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  1. 1. Software Project Management Course Outline Course Coordinator: S. Jagadish S. Jagadish Professor (formerly Chairperson, Quantitative Methods and Information Systems) Indian Institute of Management, Bangalore for over three decades; has been actively driving several major consulting assignments. Post Graduation from IIM, Ahmedabad; Graduate from the Institute of Electronics and Radio Engineering, London; recipient of Ford Foundation and the UNDP Fellowships. Member-Board of Governors, ASB or (PREFERRED)
  2. 2. Objective: Unlike traditional manufacturing industry, the software industry is still at its infancy the world over; but, at the same time, the demands made on it and the rate at which it changes are very high. This has created a situation where everyone is only chasing deliverables and making ad hoc decisions along the line. All software management processes have been mostly self-learnt after repeated problem encounters. Another uniqueness of this industry is that the major resource it uses is human capital, most of which is relatively young and ambitious. It is unlikely that the industry can continue to keep to the track and maintain the pace if remained un-tethered by sound principles of management. To begin with, order has been brought into the process by adopting some of the principles of engineering and thus the science of software engineering has grown. However, appropriate application of software engineering requires a managerial approach and that is what software project management all about. The objective of this course is to create managers who can apply their managerial talent to the development of software. It is not a course about technology. It discusses some software engineering issues blending them with management questions that arise therein. Since this course is mainly directed towards those who may not have any knowledge or experience in the software industry, it aims to cover basic concepts of software development management and forces discussions of ground realities. The course is specifically tailor-made to suit the needs of software professionals wanting to strengthen their Software Engineering skills, thereby enhancing their functional competencies. Scope: The topics discussed will be restricted largely to managerial rather than technical issues. Also, aspects of marketing, product development and HR issues, may be referred to but will remain outside the scope of this course. Methodology: The course will require substantial amount of reading of papers written by researchers and practitioners in software management. The basic concepts will be taught through lectures, classroom discussions and discussions through the Web Board. There will be class as well as home assignments. Student volunteers will be required to make presentations of current literature on some identified topics.
  3. 3. Course Schedule: The following is the session-wise schedule of the course. It is quite possible that changes will be made in it according to the way the classes take form. The list of readings specified against some topics is compulsory readings for the class. The participants are expected to come prepared for the same. Session No. Date Topic Readings 1. Introduction to course R1,R2 2. The life Cycle of a SW project R3,R4 3. Process Models R5 4. Process Models(Contd.) R6 5. Systems Requirement R7,C1 6. Systems Requirement - Exercise R8,R9 7. Systems Requirement - Exercise C2 8. Theory W C2 9. Risk Management R10 10. SW Metrics R11 11. SW Estimation -COCOMO 12. SW Estimation_ COCOMO ( Contd.) R12,R13 13. Function Points ISO & CMM 14. Function Points(Contd.) R14 15. SW Project Planning & Scheduling R15 16. SW Project Planning & Scheduling R16 17. SW Project Planning & Scheduling R17 18. Software Quality R18 19. Testing Procedures R19 20. People Ware 21. Miscellaneous 22. Miscellaneous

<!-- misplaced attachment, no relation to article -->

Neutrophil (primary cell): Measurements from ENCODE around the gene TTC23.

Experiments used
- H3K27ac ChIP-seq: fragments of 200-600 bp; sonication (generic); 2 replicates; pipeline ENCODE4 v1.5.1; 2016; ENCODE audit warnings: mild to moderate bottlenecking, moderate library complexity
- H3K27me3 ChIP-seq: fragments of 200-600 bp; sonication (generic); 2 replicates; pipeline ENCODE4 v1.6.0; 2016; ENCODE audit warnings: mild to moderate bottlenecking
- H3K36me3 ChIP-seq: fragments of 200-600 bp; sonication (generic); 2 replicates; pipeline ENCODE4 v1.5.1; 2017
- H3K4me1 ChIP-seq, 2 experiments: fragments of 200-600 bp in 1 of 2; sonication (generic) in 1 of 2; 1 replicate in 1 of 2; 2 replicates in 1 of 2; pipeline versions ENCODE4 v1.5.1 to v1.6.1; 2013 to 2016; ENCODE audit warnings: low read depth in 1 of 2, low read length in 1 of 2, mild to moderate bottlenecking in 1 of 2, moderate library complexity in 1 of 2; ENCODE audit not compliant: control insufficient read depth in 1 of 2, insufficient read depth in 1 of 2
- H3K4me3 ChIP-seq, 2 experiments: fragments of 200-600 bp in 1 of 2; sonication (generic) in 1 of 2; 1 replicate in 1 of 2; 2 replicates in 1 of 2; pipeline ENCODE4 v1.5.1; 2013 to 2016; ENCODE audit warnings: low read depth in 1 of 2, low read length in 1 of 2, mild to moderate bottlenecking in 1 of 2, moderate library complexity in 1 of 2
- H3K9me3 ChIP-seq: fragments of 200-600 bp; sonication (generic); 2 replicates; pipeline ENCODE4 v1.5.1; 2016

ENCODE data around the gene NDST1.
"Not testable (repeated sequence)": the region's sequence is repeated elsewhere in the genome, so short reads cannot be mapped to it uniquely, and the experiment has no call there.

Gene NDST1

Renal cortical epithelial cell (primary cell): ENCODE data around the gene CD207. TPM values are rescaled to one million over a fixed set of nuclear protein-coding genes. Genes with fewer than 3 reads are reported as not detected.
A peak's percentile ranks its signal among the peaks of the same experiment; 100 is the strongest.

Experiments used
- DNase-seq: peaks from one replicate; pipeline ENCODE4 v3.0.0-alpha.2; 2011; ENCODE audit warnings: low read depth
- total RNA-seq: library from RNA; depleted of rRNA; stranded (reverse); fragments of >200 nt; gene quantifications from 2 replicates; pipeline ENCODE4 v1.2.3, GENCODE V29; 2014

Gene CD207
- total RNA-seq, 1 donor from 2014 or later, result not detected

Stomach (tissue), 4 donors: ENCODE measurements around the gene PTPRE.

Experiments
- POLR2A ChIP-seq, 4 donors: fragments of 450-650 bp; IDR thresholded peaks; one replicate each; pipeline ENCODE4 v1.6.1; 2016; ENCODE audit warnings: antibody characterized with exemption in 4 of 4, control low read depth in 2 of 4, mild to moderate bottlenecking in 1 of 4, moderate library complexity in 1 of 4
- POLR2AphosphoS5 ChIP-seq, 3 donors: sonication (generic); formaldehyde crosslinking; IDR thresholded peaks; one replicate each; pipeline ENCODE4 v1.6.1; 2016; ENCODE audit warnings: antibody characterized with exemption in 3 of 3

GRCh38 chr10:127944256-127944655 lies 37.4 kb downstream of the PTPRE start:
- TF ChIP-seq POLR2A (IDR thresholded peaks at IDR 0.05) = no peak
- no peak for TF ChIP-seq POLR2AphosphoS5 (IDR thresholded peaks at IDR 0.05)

4. 4. Evaluation methodology: Components Mid Term Exam Assignments/Quizzes Term project/assignment Discretionary Readings: R1: Course Outline R2: Software Project Management, Laker Consulting PVt. Ltd. R3: A Rational Development Process, Philippe Kruchten R4: Managing the Software Process, Watts Humphrey, Ch.4, pp.55-66 R5: Software Engineering - a Practitioner's Approach, Pressman, Chs.3&4 R6: A Spiral Model of Software Development and Enhancement, Barry w. Boehme R7: Theory W, Barry Boehme R8: Software Requirements: A Tutorial, Stuart R. Faulk R9: Software Engineering - a Practitioner's Approach, Pressman, Ch.7 R10:Software Engineering - a Practitioner's Approach, Pressman,Ch.21 R11:Software Engineering - a Practitioner's Approach, Pressman,Ch.24 R12:Software Engineering - a Practitioner's Approach, Pressman,Ch.25 R13:Software Risk Management Principles & Practices, Barry W. Boehm R14:Software Engineering - a Practitioner's Approach, Pressman,Ch.22 R15:Software Engineering Economics, Barry W. Boehm; Overview of COCOMO (hand out) R16:Cost Models for Future ...COCOMO2, Barry W. Boehm R17:An Introduction to Function Point Analysis (Hand out) R18:How Software estimation Tools Work, Caper Jones R19:Software Estimating Rules of Thumb, Caper Jones R20:Software Quality Assurance: A Management Perspective, Robert H. Dunn C1: What Really Happened at Denver Airport C2: Southern India Industrial Corporation C3: Uniword C4: Jacobson India Limited